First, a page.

To what extent can you ‘build’ a high quality university from the ground up? Hard to say, but as long as you got plenty of oil money, why not try? The Saudi government is embarking on a very ambitious project and puts its billions behind Western-Style Higher Education. But Nature questions whether one of the fundamental principles of a ‘western style’ university (or in my opinion, any university) applies in Saudi Arabia and asks whether a Saudi university can think freely? Ziauddin Sardar, a UK-based writer, is skeptical:

“The bureaucratic police state will no doubt buy the best scientific equipment and personnel that money can buy. But it cannot provide the atmosphere of criticism and openness that scientific research needs to flourish.”

Saudi Arabia does not exactly have a long history of higher education. Even though oil production transformed the country into one of the richest in the world, the higher education system has not kept pace. In 1975 a Ministry of Higher Education was established, but it took until this century before serious investments were made in the creation of universities and colleges. Royal oil dollars are now pored into the system in order to create their own Yales and Harvards:

King Abdullah has provided $10-billion of his own money to establish a graduate-level science-and-technology university, instantly making it the sixth wealthiest university in the world. And the government has lifted a decades-old ban on private institutions, offering free land and more than $10-million toward scholarships and building costs for what they hope will become the Harvards and Yales of the Middle East.

KAUST

But the Chronicle article agrees that a bottomless bank account might not be the only ingredient needed for a top-notch education system. Saudi Arabia obviously is not a country where knowledge and information travels freely. Other problems for which solutions cannot simply be bought nor copied are the existence of a class room culture where rote learning is stressed over innovative and creative thinking, the existence of a system with a serious lack of attention for research and institutions where career advancement is more related to political ties than academic merit. In addition, the country has shown to be more interested in producing imams instead of the businessmen or scientists that the economy needs.

But things will change in the new King Abdullah University of Science and Technology (KAUST). According to Ali Al-Naimi, the minister for petroleum and mineral resources and the official who will head this new project, the university will have an unprecedented level of independence. “Life on campus will be free. Scholars can dream, think, and innovate with a lot of freedom”, according to Al Naimi.

In developing the university, the government has hired an international advisory team consisting of – among others – the president emeritus of Cornell and the rector of Imperial College London. But it’s not just in the public sector that serious investments are made to create new ‘western-style’ universities:

Al-Faisal University, which is being developed by the King Faisal Foundation, an organization endowed by the sons of the former Saudi king to promote education in the kingdom, is one of the first private universities to receive permission to open and one of the few nonprofit private institutions in the country. Like King Abdullah University, it is modeling itself on Western universities, with help from Western scholars.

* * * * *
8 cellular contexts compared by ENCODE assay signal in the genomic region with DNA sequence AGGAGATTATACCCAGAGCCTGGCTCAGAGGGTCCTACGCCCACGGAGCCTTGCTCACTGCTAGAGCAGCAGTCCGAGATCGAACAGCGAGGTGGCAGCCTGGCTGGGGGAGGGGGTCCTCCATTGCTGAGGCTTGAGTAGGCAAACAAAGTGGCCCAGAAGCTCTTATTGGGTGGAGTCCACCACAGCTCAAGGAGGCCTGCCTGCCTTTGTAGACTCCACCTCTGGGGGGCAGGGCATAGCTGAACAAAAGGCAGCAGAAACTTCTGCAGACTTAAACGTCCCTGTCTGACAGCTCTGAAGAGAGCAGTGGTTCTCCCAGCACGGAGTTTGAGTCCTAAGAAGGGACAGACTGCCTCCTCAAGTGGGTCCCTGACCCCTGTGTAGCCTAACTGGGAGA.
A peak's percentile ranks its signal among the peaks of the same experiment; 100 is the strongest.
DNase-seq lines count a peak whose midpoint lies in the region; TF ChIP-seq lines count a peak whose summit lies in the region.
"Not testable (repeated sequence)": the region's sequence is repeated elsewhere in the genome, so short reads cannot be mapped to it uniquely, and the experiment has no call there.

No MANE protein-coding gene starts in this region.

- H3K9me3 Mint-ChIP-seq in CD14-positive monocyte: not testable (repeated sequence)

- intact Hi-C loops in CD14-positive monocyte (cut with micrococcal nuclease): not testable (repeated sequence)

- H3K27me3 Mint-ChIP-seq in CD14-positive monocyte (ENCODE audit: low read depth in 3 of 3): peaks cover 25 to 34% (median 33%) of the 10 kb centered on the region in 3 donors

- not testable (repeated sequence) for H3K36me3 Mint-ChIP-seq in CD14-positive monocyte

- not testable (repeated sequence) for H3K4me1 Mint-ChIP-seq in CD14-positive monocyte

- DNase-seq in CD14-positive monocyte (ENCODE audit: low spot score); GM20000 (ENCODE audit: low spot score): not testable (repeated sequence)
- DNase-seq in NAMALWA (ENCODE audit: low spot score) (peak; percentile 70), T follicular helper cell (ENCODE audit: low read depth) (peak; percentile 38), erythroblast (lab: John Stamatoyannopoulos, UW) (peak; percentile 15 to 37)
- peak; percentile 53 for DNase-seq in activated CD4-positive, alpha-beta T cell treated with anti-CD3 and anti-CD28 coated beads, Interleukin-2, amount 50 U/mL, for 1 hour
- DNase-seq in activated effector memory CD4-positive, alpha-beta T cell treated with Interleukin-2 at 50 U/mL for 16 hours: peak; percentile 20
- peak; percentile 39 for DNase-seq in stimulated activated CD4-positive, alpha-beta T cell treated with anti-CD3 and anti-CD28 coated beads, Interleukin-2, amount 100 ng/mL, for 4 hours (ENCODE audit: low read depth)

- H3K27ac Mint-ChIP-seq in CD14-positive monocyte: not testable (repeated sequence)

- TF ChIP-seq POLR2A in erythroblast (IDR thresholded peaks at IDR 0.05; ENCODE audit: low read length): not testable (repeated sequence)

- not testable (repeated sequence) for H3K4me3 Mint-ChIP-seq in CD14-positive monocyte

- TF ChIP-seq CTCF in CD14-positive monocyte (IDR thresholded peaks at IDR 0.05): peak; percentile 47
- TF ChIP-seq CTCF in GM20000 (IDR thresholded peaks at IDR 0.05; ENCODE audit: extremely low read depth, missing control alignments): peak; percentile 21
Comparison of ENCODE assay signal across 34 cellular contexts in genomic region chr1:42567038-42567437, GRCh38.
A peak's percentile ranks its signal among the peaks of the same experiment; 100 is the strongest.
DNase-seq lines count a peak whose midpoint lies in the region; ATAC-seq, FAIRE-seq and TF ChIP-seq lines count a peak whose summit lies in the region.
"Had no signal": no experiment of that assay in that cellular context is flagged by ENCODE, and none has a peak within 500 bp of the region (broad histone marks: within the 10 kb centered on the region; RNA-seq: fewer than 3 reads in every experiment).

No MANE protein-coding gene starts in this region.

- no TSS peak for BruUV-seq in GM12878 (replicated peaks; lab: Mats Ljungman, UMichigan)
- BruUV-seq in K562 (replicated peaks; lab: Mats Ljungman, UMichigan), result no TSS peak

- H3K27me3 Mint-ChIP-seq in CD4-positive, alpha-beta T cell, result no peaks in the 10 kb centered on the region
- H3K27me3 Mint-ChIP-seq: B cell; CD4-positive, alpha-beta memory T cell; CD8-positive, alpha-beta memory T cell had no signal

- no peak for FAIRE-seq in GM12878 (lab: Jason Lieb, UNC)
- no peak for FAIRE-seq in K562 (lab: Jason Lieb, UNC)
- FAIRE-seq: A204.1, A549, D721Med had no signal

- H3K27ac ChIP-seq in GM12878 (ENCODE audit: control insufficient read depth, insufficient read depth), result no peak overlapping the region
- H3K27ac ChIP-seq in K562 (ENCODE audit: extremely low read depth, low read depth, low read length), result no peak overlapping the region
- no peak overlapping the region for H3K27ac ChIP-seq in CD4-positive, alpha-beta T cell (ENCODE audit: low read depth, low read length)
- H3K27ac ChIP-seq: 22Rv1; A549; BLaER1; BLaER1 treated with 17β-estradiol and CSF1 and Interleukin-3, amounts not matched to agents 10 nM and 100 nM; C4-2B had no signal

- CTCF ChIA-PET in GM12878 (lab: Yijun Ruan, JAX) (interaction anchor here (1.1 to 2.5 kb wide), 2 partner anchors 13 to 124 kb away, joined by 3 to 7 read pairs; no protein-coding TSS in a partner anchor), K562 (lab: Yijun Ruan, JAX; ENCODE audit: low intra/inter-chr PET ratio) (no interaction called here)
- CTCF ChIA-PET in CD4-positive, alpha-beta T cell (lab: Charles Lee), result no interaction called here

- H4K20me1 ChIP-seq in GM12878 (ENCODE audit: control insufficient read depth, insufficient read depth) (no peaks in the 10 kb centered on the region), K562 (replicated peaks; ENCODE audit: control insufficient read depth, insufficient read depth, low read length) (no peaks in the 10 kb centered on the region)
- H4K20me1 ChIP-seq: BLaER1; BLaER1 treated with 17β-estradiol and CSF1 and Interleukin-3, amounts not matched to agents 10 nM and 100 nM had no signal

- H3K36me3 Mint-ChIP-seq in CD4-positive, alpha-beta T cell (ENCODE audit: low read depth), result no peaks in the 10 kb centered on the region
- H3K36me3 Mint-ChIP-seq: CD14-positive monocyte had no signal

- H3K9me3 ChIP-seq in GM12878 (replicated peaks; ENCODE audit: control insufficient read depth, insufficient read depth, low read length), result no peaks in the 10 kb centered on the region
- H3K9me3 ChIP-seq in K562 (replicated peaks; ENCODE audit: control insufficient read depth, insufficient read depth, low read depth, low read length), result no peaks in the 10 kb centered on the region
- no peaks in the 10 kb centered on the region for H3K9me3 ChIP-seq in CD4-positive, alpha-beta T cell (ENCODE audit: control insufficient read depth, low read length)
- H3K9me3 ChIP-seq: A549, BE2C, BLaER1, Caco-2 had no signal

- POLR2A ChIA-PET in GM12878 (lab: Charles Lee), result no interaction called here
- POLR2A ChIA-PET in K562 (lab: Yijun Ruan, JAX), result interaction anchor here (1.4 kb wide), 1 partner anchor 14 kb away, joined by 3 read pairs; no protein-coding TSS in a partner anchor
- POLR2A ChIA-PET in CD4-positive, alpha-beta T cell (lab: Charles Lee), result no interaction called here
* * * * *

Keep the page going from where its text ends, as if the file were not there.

al-faisal

In the case of Al-Faisal University, Harvard Medical International (affiliated with Harvard Medical School) will be involved in the creation of the medical school, while the University of Cambridge and MIT will be designing the engineering programme.

One major issue in the establishment of these two new institutions is the gender issue. Both Al-Faisal University and King Abdullah University will become co-educational institutions. For Al-Faisal however this seems to be a stretchable concept:

Unlike at King Abdullah University, though, men and women will not be allowed to interact, in accordance with the country’s legally mandated gender segregation. The university will have split-level classrooms, where women attend the same lectures as men but from balconies surrounded by one-way glass.

An underground entrance for women — dropped off by their drivers — will lead directly to stairwells, elevators, and floors strictly segregated by gender. But since even those accommodations would raise many eyebrows in Saudi Arabia, Al-Faisal is starting with male students only to gain social credibility first.

Also for the recruitment of staff, the gender segregation might become an issue. Nature anticipates on this issue by questioning the search for KAUST’s president, to be selected by an international committee:

What if the committee chooses a woman? “The search is merit-based; if a woman is the best candidate we will have no problem with that,” says Mohammed Mulla, a university spokesman.

Members of the search committee say that it may be difficult to find a woman willing to take the post, given the severe restrictions placed on women in the kingdom, but insist that if there is any interference in their choice they will resign.

I guess you can hire experts from MIT and Cambridge, you can model yourself after Harvard and Yale, you can invest billions of oil dollars, but I wonder whether you can create a ‘western style university’ (or any university) when ideas and information have to travel through ceilings and one-way windows… On the other hand, such changes don’t come overnight. But I guess it’s a start.

Al-Faisal university will open its doors in September 2008. King Abdullah University of Science and Technology will start in September 2009.

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